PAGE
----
These moves forced several suppliers to seek certified sustainable palm oil sources. Thankfully, RSPO advocates ongoing work had led to the creation of various programs to support Japanese firms’ RSPO membership.

The RSPO opened a Japan office in 2019, and at around the same time, the WWF started Japan Sustainable Palm Oil Network (JaSPON). With suppliers already prepared, some downstream firms found it more attractive to join the RSPO at this time. Competitors of existing RSPO members, in turn, started making sustainability commitments for fear of public criticism. 

Throughout the RSPO’s development in Japan, end-product consumers’ pressure has had a limited impact on firms’ decisions to join. The pressure to conform to sustainability standards created by the advocates targeting lead firms with vast supply networks, however, appears to have accelerated RSPO’s market growth. One possible explanation for this phenomenon is the Japanese norm of long-term relationships between firms with buyers-suppliers ties, which, in some cases, include cross-shareholdings between them. Such a group of firms is alternatively known as keiretsu.

Although keiretsu is not well defined, it is generally referred to as personal, capital, and business relationships in relation to business transactions (Yaginuma, 2014). Collective commitments commonly observed in firms within a keiretsu may have made lead firms more likely to support their suppliers’ efforts to get certified, rather than switching to other suppliers.

Even though RSPO memberships in Japan have increased rapidly, it is unclear whether this will translate into substantial increases in certified sustainable palm oil uptake. Many manufacturers’ suppliers are relatively small. They are often sensitive to any additional costs, and limited bargaining power with which to procure certified oil.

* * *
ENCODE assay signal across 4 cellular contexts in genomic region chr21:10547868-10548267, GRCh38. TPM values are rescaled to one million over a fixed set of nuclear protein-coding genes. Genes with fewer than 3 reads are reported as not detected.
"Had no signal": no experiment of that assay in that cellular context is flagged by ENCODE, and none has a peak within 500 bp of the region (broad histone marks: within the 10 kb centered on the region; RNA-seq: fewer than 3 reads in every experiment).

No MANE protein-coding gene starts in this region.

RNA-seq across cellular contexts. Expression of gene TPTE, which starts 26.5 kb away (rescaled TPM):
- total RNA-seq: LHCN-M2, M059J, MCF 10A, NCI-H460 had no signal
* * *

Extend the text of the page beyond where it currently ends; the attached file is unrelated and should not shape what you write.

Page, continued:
Moreover, since end consumer awareness continues to be low, businesses receive no additional remuneration for their sustainability investments, which may force them to cut costs elsewhere.    

These problems aside, Japan exemplifies an intriguing model of sustainable business practice adoption resulting from the local business norms. Thanks to the strong ties between Japanese firms, the RSPO was able to establish a foothold in the industry despite the lack of demand for sustainable palm oil from the civil society – a sharp contrast to patterns in the West. 


References

Green, J. F. (2013). Rethinking private authority: Agents and entrepreneurs in global environmental governance. Princeton University Press.

RSPO. (n.d.). Members. Retrieved 2020-08-09

Yaginuma, H. (2014). The Keiretsu Issue: A Theoretical Approach. Japanese Economic Studies.


About the authors

Kristjan Jespersen is an Assistant Professor at the Copenhagen Business School. He studies the growing development and management of Ecosystem Services in developing countries. Within the field, Kristjan focuses his attention on the institutional legitimacy of such initiatives and the overall compensation tools used to ensure compliance.

Hattaya Rungruengsaowapak is a fresh graduate from Business, Language and Culture at CBS. She has extensive experience in Japan, especially within supply chain and sustainability from a leading consumer goods manufacturer prior to her studies at CBS.

Caleb Gallemore is an Assistant Professor in the International Affairs Program at Lafayette College. He holds a Ph.D. in Geography and within his teaching, he focuses on southeast Asia, global land use, sustainability, research methods and geographic information science.


Photo by Nazarizal Mohammad on Unsplash